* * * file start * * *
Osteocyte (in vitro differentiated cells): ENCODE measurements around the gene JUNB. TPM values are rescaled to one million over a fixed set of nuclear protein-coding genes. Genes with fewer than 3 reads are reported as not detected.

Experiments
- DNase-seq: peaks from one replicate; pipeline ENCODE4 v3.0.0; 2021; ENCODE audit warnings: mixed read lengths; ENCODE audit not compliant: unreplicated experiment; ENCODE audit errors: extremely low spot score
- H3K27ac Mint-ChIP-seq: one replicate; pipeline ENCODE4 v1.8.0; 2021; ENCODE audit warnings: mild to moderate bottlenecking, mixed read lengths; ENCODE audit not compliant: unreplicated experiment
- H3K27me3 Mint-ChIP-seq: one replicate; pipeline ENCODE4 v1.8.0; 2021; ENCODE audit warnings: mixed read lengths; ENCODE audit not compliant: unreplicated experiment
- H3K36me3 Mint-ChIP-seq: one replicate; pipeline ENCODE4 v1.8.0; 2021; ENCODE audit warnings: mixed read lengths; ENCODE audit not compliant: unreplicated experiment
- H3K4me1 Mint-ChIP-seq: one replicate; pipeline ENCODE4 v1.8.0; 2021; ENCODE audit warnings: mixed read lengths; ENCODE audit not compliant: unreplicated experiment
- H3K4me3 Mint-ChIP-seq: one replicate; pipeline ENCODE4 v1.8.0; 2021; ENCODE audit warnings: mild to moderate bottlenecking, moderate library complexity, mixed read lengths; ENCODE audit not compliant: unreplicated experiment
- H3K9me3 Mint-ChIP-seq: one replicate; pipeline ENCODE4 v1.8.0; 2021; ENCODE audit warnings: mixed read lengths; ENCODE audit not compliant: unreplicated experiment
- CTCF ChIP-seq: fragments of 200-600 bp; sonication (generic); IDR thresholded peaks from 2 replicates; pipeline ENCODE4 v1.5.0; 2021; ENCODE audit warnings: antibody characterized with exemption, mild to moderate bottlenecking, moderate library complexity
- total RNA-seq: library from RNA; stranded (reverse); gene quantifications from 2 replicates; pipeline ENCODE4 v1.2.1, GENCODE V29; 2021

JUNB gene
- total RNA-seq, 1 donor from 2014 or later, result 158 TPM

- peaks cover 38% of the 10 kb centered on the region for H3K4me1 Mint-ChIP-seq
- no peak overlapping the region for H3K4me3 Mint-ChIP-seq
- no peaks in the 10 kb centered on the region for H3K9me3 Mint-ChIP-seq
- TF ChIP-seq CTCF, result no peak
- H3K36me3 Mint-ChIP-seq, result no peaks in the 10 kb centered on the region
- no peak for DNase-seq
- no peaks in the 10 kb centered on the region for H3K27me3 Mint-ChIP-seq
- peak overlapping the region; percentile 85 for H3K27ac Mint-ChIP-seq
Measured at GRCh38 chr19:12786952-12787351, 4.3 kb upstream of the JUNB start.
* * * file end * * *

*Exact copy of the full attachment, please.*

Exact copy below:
Osteocyte (in vitro differentiated cells): ENCODE measurements around the gene JUNB. TPM values are rescaled to one million over a fixed set of nuclear protein-coding genes. Genes with fewer than 3 reads are reported as not detected.

Experiments
- DNase-seq: peaks from one replicate; pipeline ENCODE4 v3.0.0; 2021; ENCODE audit warnings: mixed read lengths; ENCODE audit not compliant: unreplicated experiment; ENCODE audit errors: extremely low spot score
- H3K27ac Mint-ChIP-seq: one replicate; pipeline ENCODE4 v1.8.0; 2021; ENCODE audit warnings: mild to moderate bottlenecking, mixed read lengths; ENCODE audit not compliant: unreplicated experiment
- H3K27me3 Mint-ChIP-seq: one replicate; pipeline ENCODE4 v1.8.0; 2021; ENCODE audit warnings: mixed read lengths; ENCODE audit not compliant: unreplicated experiment
- H3K36me3 Mint-ChIP-seq: one replicate; pipeline ENCODE4 v1.8.0; 2021; ENCODE audit warnings: mixed read lengths; ENCODE audit not compliant: unreplicated experiment
- H3K4me1 Mint-ChIP-seq: one replicate; pipeline ENCODE4 v1.8.0; 2021; ENCODE audit warnings: mixed read lengths; ENCODE audit not compliant: unreplicated experiment
- H3K4me3 Mint-ChIP-seq: one replicate; pipeline ENCODE4 v1.8.0; 2021; ENCODE audit warnings: mild to moderate bottlenecking, moderate library complexity, mixed read lengths; ENCODE audit not compliant: unreplicated experiment
- H3K9me3 Mint-ChIP-seq: one replicate; pipeline ENCODE4 v1.8.0; 2021; ENCODE audit warnings: mixed read lengths; ENCODE audit not compliant: unreplicated experiment
- CTCF ChIP-seq: fragments of 200-600 bp; sonication (generic); IDR thresholded peaks from 2 replicates; pipeline ENCODE4 v1.5.0; 2021; ENCODE audit warnings: antibody characterized with exemption, mild to moderate bottlenecking, moderate library complexity
- total RNA-seq: library from RNA; stranded (reverse); gene quantifications from 2 replicates; pipeline ENCODE4 v1.2.1, GENCODE V29; 2021

JUNB gene
- total RNA-seq, 1 donor from 2014 or later, result 158 TPM

- peaks cover 38% of the 10 kb centered on the region for H3K4me1 Mint-ChIP-seq
- no peak overlapping the region for H3K4me3 Mint-ChIP-seq
- no peaks in the 10 kb centered on the region for H3K9me3 Mint-ChIP-seq
- TF ChIP-seq CTCF, result no peak
- H3K36me3 Mint-ChIP-seq, result no peaks in the 10 kb centered on the region
- no peak for DNase-seq
- no peaks in the 10 kb centered on the region for H3K27me3 Mint-ChIP-seq
- peak overlapping the region; percentile 85 for H3K27ac Mint-ChIP-seq
Measured at GRCh38 chr19:12786952-12787351, 4.3 kb upstream of the JUNB start.